24 November 2017

PhD on Law and Economics of Enforcement in Russia


On 2 November Dmitriy Skougarevskiy defended his PhD thesis in International Economics, titled “Essays in Law and Economics of Enforcement”. Associate Professor Nicolas Berman presided the committee, which included Professor Jean-Louis Arcand, Thesis Director, and Professor Roberto Galbiati from Sciences Po, France. Viewing the law as a policy tool that shapes agents’ actions to match the expected outcomes, Dr Skougarevskiy studies how criminal law affects decision-making and behaviour in the world’s second largest jurisdiction, Russia.

Where does your interest in Law and Economics stem from?

My interest in Law and Economics was ignited by Professor Damien Neven’s courses on law and economics of antitrust which I took as a Master’s student at the Institute. But I was equally fascinated with Professor Arcand’s command of structural and reduced-form estimation. At the end of the day I realised that I could take the best of both worlds: apply microeconometric models to answer legal questions. The data were the final component to estimate my models: with colleagues (led by Professor Vadim Volkov) of the Institute for the Rule of Law at the European University at St. Petersburg, we obtained the data on all the decisions made by Russian judges adjudicating criminal cases over five years. So, in contrast to the black-letter law of legal documents and instruments, I was able to examine the law in action as manifested in judicial decision-making.

What were your main research questions and findings?

With data of unprecedented scope and quality an economist can ask a wealth of questions. In the chapters of my thesis I focus on three:

  1. If you plead guilty to a crime, will you receive a reduction in sentence?
  2. If you are a repeated offender, will you commit more serious crimes along your criminal career?
  3. Are punishments for crimes simply prices for bad behaviour or do they carry additional meaning?

My models, estimated on real-world data, suggest the following answers, respectively:

  1. Pleading guilty benefits most those defendants who do not plead guilty (modern econometrics allows researchers to uncover outcomes of counterfactual scenarios: what could have happened if you had made the opposite choice).
  2. Your next crime will be more severe than your previous ones.
  3. The law has a pronounced expressive function and the sanctions for crimes signify what the society views as the social norm.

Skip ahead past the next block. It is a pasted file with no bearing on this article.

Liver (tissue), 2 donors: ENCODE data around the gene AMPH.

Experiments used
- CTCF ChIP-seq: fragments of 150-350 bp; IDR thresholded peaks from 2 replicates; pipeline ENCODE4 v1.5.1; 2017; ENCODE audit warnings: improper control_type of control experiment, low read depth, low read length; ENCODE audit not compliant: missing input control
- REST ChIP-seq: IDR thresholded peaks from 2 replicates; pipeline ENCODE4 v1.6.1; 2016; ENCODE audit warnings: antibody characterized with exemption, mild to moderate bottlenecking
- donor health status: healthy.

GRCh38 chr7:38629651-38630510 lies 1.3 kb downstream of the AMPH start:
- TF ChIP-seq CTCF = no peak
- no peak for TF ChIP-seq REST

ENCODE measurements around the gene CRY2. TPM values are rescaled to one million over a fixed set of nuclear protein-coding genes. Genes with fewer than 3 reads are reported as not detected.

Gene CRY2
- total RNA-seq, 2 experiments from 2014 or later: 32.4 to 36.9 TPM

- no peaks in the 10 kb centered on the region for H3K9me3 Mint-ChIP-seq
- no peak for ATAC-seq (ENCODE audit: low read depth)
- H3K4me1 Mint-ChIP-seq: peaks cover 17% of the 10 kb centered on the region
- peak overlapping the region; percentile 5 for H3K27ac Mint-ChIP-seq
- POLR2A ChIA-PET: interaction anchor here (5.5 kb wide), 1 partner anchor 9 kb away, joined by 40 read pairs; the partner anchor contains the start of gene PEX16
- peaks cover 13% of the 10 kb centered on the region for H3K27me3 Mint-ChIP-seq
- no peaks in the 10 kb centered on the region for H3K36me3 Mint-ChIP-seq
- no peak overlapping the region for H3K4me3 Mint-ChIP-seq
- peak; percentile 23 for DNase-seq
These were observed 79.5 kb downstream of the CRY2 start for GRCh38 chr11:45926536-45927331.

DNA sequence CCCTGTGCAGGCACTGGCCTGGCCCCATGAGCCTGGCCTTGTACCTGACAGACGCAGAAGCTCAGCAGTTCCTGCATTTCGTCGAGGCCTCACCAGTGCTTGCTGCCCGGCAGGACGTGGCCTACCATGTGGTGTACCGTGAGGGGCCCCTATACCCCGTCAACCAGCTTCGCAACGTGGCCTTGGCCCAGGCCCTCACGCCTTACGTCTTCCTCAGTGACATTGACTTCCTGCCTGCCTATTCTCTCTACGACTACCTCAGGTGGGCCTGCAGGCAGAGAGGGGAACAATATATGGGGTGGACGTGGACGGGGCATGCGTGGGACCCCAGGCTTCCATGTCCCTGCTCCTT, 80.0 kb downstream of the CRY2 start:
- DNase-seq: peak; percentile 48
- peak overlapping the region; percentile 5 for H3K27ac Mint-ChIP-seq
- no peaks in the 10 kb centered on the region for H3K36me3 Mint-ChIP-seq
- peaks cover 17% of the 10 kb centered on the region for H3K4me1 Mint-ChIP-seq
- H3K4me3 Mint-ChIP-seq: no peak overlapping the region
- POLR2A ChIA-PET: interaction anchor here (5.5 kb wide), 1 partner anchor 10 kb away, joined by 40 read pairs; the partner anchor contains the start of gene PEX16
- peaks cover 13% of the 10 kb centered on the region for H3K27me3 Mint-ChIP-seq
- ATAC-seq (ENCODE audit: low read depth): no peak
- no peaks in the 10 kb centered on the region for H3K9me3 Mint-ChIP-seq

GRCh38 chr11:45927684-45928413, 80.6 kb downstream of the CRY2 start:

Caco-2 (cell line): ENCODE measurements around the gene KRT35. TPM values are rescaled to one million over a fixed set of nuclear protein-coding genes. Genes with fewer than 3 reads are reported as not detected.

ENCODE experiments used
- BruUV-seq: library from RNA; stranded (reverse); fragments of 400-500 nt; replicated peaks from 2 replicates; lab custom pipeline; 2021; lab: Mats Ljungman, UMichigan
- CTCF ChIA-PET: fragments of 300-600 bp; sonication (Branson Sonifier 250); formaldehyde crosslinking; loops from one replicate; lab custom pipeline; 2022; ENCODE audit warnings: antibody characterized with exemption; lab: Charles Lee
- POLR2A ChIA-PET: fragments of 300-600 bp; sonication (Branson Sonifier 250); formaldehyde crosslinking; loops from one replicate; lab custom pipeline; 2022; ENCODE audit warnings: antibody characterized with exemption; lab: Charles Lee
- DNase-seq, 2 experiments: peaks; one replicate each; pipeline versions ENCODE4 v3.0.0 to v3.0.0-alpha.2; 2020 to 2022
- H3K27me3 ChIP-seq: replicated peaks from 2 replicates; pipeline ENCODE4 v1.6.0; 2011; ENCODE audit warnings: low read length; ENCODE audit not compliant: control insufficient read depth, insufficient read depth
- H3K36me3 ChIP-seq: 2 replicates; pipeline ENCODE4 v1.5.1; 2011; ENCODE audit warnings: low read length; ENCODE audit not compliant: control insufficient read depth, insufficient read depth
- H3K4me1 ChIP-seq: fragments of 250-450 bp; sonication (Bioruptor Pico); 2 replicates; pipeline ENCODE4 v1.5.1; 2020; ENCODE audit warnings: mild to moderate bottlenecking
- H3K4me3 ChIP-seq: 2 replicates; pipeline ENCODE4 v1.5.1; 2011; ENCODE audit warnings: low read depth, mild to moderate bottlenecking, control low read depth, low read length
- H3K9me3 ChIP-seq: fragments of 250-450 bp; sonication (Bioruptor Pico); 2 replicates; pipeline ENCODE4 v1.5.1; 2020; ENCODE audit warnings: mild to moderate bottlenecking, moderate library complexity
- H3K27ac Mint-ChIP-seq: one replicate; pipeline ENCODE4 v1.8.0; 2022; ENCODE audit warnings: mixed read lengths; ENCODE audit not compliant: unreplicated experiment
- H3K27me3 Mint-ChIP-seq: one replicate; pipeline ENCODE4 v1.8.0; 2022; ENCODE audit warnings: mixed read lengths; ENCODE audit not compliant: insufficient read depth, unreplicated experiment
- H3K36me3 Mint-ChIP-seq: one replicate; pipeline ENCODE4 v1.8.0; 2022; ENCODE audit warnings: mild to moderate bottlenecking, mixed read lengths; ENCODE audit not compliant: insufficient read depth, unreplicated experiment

Can you give an example of the policy relevance of your thesis?

I conceived my second chapter with a policy application in mind. In the summer of 2015 a Russian man killed his wife, mother and six children. Before that tragedy the late wife had filed a complaint for domestic violence with the local police on six occasions. The police, however, had discarded her grievances, citing work overload. Local police officers in Russia have a wide set of duties. One of them is postrelease supervision of individuals who have committed a crime. In my thesis, inter alia, I estimate which groups of individuals are likely to commit more serious crimes after release. Imagine a local police officer with a phone app. S/he would enter observable characteristics (gender, age, occupation, previous crimes, etc.) of individuals under the supervision in his/her area. The app would then use the model estimated in my thesis to identify individuals who are more likely to commit more serious crimes. This would make the inspector’s monitoring duties more automated and evidence-based, and less laborious. The app is my dream application of the findings that is yet to come true.

What are you doing now?

I am a lead researcher at the Institute for the Rule of Law at the European University at St. Petersburg. Thanks to a grant from the Russian Science Foundation, I will focus on turning my thesis into academic contributions. My second intention is to provide capacity for evidence-based criminal justice policy in the country. Unfortunately, my university is now under attack from the Russian authorities and is facing eviction and suspension of educational license. But unsubstantiated optimism keeps our team going.

Full citation of the PhD thesis: Skugarevskiy, Dmitriy. “Essays in Law and Economics of Enforcement”. PhD thesis (defended cumma sum laude), Graduate Institute of International and Development Studies, 2017.

Illustration: retrieved from Pixabay.